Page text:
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Indiana Super Bowl of Pigskin Politics

Updated on January 28, 2012

Indiana Governor Mitch Daniels had the honor of providing the GOP response to the State of the Union address last night. Prior to his May 2011 decision not to seek the GOP nomination, he was viewed as the presumptive favorite of the Republican Party establishment members.

Newt Gingrich’s latest proclamation of being the anti-establishment candidate, have given pause to the establishment GOP. In fact, in light of Newt’s surge of late, the name of Mitch Daniels has been floated, in the form of a trial balloon, as a possible very late entry as the Republican nominee. Last nights Republican State of the Union response can be seen as adding credence to that notion.

It is undeniable; the Governor of the Great State of Indiana is an accomplished man. Prior to his current tenure as Indiana Governor, he served at the pleasure of President George W. Bush as Director of the OMB.

Governor Daniels also was a member of the National Security Council and Homeland Security Council. During his service of 29 months in this capacity, he proposed deep spending cuts to numerous agencies to accommodate tax cuts.

Since taking the reins as Indiana Governor in 2005, he has achieved much of the establishment GOP’s policies vis-à-vis the Red States agenda.

Spending cuts and renegotiated state contracts accounted for a substantial turn around in the states fiscal condition.

In 2007, Daniels signed the Healthy Indiana Plan providing Indiana workers insurance, subsidized by the state. Funding was achieved through a tax increase on cigarettes and reallocation of federal Medicaid funds.

Indiana was the test case for the controversial State Voter Registration Law, requiring government photo identification to be presented, before being permitted to vote. The SCOTUS ruling upheld the states right leading the way for subsequent states to follow suit.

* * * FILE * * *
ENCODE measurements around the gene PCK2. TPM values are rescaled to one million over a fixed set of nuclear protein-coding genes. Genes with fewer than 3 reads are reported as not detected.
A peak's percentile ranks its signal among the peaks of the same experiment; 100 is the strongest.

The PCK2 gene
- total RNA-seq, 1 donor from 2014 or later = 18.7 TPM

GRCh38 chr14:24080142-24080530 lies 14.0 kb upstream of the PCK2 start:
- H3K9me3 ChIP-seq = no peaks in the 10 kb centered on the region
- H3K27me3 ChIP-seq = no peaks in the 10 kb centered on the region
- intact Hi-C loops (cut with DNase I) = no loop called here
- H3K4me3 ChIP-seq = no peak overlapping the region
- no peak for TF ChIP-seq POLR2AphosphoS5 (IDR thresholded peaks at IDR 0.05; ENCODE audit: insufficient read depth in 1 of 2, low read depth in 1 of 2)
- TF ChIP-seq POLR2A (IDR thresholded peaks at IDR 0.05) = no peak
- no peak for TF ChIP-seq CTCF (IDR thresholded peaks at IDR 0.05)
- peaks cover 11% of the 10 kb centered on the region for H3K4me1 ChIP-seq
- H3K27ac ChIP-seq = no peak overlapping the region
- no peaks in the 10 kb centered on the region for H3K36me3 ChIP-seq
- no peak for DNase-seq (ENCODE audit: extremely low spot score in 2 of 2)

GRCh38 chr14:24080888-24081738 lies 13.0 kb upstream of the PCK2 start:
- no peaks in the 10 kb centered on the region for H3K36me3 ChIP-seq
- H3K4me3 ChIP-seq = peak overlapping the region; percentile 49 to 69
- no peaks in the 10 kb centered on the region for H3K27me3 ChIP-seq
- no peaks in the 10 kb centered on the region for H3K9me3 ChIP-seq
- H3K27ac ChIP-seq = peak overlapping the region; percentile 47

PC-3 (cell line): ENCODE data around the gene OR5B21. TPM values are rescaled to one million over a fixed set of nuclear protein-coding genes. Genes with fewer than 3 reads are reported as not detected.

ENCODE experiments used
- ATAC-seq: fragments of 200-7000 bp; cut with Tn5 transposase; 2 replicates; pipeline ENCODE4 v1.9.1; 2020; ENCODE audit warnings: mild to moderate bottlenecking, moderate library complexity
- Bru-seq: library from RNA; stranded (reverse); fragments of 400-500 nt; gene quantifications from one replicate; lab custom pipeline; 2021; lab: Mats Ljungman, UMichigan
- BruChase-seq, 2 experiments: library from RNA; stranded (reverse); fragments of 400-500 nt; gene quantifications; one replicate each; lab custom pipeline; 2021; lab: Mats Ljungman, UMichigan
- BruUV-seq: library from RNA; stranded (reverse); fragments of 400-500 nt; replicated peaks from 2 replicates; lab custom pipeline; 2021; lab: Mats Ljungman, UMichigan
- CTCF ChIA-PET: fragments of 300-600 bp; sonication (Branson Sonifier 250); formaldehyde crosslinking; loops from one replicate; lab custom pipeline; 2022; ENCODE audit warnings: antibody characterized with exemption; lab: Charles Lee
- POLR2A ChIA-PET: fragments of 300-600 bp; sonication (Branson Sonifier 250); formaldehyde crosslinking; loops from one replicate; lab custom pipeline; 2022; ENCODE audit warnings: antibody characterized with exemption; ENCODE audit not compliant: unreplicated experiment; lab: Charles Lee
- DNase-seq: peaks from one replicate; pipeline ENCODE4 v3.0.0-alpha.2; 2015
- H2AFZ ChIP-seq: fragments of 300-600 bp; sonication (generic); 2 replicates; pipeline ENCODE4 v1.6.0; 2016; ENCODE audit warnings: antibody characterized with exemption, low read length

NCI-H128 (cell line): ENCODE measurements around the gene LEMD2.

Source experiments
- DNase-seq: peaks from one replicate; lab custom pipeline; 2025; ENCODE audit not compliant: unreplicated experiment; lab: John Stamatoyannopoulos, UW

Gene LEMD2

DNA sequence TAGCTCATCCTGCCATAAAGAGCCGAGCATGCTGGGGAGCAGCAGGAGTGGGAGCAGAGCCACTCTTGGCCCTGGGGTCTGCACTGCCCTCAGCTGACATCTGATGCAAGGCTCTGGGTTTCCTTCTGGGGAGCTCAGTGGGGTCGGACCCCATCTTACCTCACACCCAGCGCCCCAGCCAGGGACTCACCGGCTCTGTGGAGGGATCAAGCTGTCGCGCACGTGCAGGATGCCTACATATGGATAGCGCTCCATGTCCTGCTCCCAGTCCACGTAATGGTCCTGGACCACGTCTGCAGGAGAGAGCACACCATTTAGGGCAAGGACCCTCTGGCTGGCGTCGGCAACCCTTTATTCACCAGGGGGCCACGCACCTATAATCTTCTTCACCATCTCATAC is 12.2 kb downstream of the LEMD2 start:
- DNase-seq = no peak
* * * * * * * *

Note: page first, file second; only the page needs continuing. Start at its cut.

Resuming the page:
Upon gaining a super majority in the State House and Senate, it can be said Governor Daniels overreached when it came to the Right to Work bill in 2011.

To prevent passage of the bill into law, the democratic legislators decided to make a stand, denying a quorum by fleeing the state. In conjunction with this move, Hoosiers have taken to the streets, as well as the capital, demonstrating in protest of the proposed legislation.

This year the Super Bowl will be held in Indianapolis, Indiana. The event may prove to be a political stage to push back against the Republican agenda.

The National Football League Players Association has weighed in on the situation. NFLPA president DeMaurice Smith stated players are in “Lock step with Organized Labor” adding it’s “a political ploy designed to destroy basic workers’ rights.” The player’s strong opposition to the bill may include upstaging the Super Bowl game itself.

The NFLPA president continued saying…” “We’ve been on picket lines in Indianapolis already with hotel workers who were basically pushed to the point of breaking on the hotel rooms that they had to clean because they were not union workers,” he said. “We’ve been on picket lines in Boston and San Antonio. So, the idea of participating in a legal protest is something that we’ve done before.”

The NFLPA conducted a work stoppage in 2011, which threatened the 2012 football season.

Super Bowl XLVI may be remembered for more than the New York/ New England rivalry. It may come to be known as the year ‘Political Overreaching’ clashed with the People. It may become to be known the Indiana Super Bowl of Pigskin Politics.

On February 5th the kickoff of Super Bowl 46 is set for 6:30 Eastern on NBC. Stay tuned…

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    • gjfalcone profile imageAUTHOR

      gjfalcone 

      6 years ago from Gilbert, Arizona

      Thanks for checking out the hub Gypsy Rose Lee.

    • Gypsy Rose Lee profile image

      Gypsy Rose Lee 

      6 years ago from Riga, Latvia

      Interesting thoughts. Let's see how football and politics mix.

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